The Miracle play was about the life or actions of a saint, usually about the actions that made that person a saint. One popular Miracle play was about Saint George and the dragon.
Morality plays were designed to teach people a lesson in how to live their life according to the rules of the church.

Classical theatre - using Italian names and settings for their works drew from Italian renaissance writers not so much from the classics themselves (Romeo and Juliet - Verona) 

Milton - The first version, published in 1667, consists of ten books with over ten thousand lines of verse. The poem concerns the biblical story of the Fall of Man: the temptation of Adam and Eve by the fallen angel Satan and their expulsion from the Garden of Eden.

An epic poem is a lengthy narrative poem, ordinarily involving a time beyond living memory in which occurred the extraordinary doings of the extraordinary men and women who, in dealings with the gods or other superhuman forces, gave shape to the mortal universe for their descendants, the poet and their audience, to understand themselves as a people or nation.
Societal consequences: 

Individualism, look back at the original source (bible), invention of printing press
> Question Organisation of the church

1517 - Martin Luther - 95 theses
But this was not the only reason 

Slide 10 - Slide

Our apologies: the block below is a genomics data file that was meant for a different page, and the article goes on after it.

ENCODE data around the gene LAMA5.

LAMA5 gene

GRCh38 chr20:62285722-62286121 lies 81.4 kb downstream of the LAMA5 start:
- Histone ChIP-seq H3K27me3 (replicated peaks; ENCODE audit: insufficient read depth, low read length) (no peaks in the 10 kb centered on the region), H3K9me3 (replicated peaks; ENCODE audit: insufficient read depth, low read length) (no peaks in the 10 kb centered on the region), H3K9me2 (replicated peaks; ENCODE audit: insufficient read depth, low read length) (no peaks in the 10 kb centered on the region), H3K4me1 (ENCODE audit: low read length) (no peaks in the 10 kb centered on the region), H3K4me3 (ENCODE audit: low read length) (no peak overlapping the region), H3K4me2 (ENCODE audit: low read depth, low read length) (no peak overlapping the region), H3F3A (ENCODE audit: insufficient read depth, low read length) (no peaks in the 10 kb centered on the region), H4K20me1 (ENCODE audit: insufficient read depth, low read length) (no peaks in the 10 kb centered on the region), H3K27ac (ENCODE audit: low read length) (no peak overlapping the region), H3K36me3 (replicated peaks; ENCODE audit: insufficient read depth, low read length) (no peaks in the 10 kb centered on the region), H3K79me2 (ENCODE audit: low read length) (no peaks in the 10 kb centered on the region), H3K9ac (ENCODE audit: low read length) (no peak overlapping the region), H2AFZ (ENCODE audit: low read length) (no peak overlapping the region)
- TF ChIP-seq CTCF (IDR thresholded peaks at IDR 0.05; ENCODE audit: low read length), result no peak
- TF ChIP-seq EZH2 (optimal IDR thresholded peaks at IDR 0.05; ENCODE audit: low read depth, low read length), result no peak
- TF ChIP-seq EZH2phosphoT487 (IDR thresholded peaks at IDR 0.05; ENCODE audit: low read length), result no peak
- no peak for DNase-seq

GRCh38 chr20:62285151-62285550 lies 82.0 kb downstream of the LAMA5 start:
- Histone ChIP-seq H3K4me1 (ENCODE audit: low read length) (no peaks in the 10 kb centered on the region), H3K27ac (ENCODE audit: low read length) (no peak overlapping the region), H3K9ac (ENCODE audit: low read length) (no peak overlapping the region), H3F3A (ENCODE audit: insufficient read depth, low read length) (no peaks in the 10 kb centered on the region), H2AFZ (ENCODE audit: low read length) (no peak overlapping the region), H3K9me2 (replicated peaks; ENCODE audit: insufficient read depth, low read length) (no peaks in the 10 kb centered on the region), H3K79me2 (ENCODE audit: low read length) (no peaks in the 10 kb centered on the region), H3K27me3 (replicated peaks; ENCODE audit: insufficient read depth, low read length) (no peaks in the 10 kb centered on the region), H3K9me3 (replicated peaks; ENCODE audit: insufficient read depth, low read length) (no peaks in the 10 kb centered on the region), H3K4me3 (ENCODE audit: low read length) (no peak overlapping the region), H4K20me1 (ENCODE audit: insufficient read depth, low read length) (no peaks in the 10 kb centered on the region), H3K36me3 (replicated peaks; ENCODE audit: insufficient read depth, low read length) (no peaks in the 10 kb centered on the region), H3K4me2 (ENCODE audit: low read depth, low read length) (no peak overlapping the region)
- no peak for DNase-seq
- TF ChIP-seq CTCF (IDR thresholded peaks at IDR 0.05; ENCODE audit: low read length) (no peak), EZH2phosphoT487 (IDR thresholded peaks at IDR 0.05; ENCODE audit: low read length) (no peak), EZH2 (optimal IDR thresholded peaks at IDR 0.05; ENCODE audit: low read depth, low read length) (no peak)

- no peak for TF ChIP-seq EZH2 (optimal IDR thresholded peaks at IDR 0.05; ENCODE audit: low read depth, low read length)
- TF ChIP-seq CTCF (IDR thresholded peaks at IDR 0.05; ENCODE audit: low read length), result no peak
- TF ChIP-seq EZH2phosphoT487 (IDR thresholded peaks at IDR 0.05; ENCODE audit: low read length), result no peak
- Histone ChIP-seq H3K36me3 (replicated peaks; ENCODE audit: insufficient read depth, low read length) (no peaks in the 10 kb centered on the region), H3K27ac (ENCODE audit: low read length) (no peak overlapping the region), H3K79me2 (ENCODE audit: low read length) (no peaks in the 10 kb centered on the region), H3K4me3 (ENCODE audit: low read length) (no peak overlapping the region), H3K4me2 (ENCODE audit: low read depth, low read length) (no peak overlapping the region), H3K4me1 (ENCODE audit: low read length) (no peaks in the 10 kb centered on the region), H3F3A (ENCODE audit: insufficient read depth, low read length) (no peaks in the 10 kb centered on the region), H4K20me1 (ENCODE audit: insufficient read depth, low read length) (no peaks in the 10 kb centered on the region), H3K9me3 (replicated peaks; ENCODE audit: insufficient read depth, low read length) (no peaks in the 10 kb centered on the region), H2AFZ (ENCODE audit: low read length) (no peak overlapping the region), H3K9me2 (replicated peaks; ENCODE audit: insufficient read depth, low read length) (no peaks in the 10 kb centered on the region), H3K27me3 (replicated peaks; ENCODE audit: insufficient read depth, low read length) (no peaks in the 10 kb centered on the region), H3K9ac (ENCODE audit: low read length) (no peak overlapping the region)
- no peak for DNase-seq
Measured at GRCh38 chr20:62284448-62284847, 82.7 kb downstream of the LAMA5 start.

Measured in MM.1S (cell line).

But this was not the only reason why England broke free of the Roman church. It was as much political s it was cultural. 

Slide 11 - Slide

Henry VIII 
Married 6 times 
3 children
Was convinced he needed a male heir to secure prosperity for the kingdom. 
Even split from the church of England because of this. 
Married Catherine of Aragon (dead brother's - Arthur wife but marriage was never consummated so Pope annulled the marriage and therefore Henry could marry her). 
She only gave him a girl so he wanted to annul the marriage on the grounds that Catherine and Arthur had consummated their marriage. Pope refused. Henry angry. Split from the church and appointed himself head of the church of England. Wanted to remain catholic put protestant influences seeped through and the Church of England became a protestant church.

Henry died in 1547 and was succeeded by his son (9 years old) Edward VI

Slide 12 - Video

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Henry VIII - 1509-1547
Catherine of Aragon                                                     Mary I (catholic)
Anne Boleyn                                                                     Elizabeth I (protestant)
Jane Seymour                                                                 Edward VI (protestant)
Anne of Cleves
Catherine Howard
Kateryn Parr

Slide 13 - Slide

After Edward died of tubercolosis in 1553 and he consented to not having his sisters Mary (catholic) or Elizabeth (not protestant enough) inherit the throne but Lady Jane Grey (a great granddaughter of Henry VII) - orthodox protestant
She 'ruled' for 9 days until Mary pressed her claim to the throne and had Jane Grey locked into the tower. She was executed 6 months later. 
Bloody Mary
(Bloody) Mary I
Tried to turn reformation around
Burned many Protestants at the stake 
Died after 5 years on the throne

Slide 14 - Slide